Stereotactic Body Radiotherapy with Immune Checkpoint Inhibitors Ineffective as Treatment for Solid Tumors


A randomized clinical trial, CHEERS, determined that the combination of stereotactic body radiotherapy (SBRT) and immune checkpoint inhibitors (ICIs) were ineffective as treatment for patients with advanced solid tumors.

A phase 2 clinical trial determined that combining stereotactic body radiotherapy (SBRT) with immune checkpoint inhibitors (ICIs) was not an effective treatment for patients with advanced solid tumors.

According to a study published in JAMA Network Open, the randomized clinical trial, CHEERS, established that the combination of SBRT and ICI monotherapy did not significantly improve progression-free survival (PFS, the period during and after treatment of cancer when the disease does not get worse) or overall survival (OS, the period from diagnosis or treatment where patients are still alive).

The authors of the study noted that the use of SBRT was a safe and effective treatment for patients with limited metastatic diseases, in which SBRT could neutralize active tumor sites without threats of toxicity.

In the study, 96 participants were randomized into two groups: control and experimental. Fifty-one patients were placed in the control group that received only ICIs. The experimental group of 45 patients received a combination of SBRT and ICIs.

Of note, patients in this study had locally advanced or metastatic melanoma, urothelial carcinoma, renal cell carcinoma, non-small cell lung carcinoma, or head and neck squamous cell carcinoma.

The median PFS was 2.8 months for the control group and 4.4 months for the experimental group. The median OS was 11 months and 14.3 months in the control and experimental groups, respectively.

More than half of the patients in the experimental group who fully received the study-prescribed radiotherapy also received SBRT to more than one tumor site. “In doing so, we were able to confirm that targeting multiple disease sites with immunoradiotherapy remains safe, even when both modalities are administered concurrently,” said the authors.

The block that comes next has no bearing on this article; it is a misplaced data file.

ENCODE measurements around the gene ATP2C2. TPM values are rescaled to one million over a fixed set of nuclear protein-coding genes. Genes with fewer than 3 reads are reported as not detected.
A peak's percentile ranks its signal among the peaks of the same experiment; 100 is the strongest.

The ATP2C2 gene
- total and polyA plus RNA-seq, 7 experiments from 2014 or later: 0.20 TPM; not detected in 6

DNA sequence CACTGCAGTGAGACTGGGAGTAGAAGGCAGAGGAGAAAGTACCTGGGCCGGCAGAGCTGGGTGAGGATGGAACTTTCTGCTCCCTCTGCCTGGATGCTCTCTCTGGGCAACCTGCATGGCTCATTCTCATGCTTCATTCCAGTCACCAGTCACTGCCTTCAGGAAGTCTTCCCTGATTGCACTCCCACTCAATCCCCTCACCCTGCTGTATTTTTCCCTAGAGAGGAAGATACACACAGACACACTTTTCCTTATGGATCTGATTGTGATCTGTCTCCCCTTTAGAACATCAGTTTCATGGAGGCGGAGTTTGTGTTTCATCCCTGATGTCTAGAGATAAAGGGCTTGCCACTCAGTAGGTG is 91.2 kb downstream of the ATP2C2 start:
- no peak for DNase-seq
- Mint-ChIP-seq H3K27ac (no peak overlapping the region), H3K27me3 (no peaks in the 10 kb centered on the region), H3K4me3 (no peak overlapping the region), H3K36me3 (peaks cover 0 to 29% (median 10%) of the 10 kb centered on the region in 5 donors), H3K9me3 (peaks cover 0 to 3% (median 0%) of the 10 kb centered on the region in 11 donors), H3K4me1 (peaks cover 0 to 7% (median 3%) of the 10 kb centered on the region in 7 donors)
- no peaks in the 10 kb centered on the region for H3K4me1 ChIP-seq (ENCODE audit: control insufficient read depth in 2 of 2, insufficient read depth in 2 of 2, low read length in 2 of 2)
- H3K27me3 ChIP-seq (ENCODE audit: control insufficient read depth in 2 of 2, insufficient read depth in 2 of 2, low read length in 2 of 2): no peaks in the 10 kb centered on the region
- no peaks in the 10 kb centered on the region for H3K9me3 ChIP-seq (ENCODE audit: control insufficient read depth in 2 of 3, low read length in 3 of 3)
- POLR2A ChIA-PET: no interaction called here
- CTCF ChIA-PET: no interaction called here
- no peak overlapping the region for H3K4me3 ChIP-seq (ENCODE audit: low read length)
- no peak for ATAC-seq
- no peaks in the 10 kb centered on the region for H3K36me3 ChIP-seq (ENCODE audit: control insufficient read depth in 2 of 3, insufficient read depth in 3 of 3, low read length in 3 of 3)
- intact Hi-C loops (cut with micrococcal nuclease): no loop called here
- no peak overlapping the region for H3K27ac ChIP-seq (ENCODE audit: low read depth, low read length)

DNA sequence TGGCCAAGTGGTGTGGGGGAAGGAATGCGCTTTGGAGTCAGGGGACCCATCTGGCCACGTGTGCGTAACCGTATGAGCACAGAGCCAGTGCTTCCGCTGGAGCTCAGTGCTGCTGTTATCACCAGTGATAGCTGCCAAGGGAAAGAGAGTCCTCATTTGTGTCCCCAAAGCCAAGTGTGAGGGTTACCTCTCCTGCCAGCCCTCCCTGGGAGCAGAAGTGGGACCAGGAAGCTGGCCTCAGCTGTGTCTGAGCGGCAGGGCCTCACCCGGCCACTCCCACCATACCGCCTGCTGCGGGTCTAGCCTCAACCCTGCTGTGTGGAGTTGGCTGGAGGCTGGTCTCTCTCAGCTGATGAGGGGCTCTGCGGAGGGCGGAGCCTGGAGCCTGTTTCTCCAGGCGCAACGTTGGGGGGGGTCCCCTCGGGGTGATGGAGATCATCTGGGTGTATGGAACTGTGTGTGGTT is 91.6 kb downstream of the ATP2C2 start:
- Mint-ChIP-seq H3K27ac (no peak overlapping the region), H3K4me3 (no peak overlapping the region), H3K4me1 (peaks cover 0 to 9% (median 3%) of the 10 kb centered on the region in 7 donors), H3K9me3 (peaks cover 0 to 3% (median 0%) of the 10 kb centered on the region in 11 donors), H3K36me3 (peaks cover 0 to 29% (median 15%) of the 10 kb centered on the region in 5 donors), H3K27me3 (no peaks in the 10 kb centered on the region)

Related to side effects, the authors found that acute treatment-related toxic effects of any grade occurred in 79% of patients and grade 3 or 4 toxic effects occurred in 18% of patients in the control group. As for the experimental group, 78% of patients experienced toxic effects of any grade and 18% of patients experienced grade 3 or 4 toxic effects. There were no reports of grade 5 toxic effects, according to the authors. Common adverse reactions the authors found among patients was fatigue and pruritus (itchiness).

Overall, the authors of the study concluded that the combination of SBRT and ICIs for patients with advanced solid tumors did not provide significant results that were clinically meaningful. Although the combination of SBRT and ICIs was deemed safe, according to the authors, it did not show signs of further improvement for patients. Regarding the PFS and OS among both groups of participants, the authors acknowledged that there were only slight differences. The median PFS and OS for the experimental group did slightly exceed the median PFS and OS for the control group, as the authors emphasized. However, the authors determined that these differences in results were not “statistically significant.”

Still, the authors recognized that there were limitations that could have impacted their research. An important limitation they perceived was that more than half of the patients within the control group had received forms of radiotherapy prior to being included in the CHEERS trial. “This may have resulted in an underestimation of the overall benefit of the experimental treatment,” the authors said. “A heavily pretreated patient population might also offer an explanation for the lower-than-anticipated median PFS in the control (group).”

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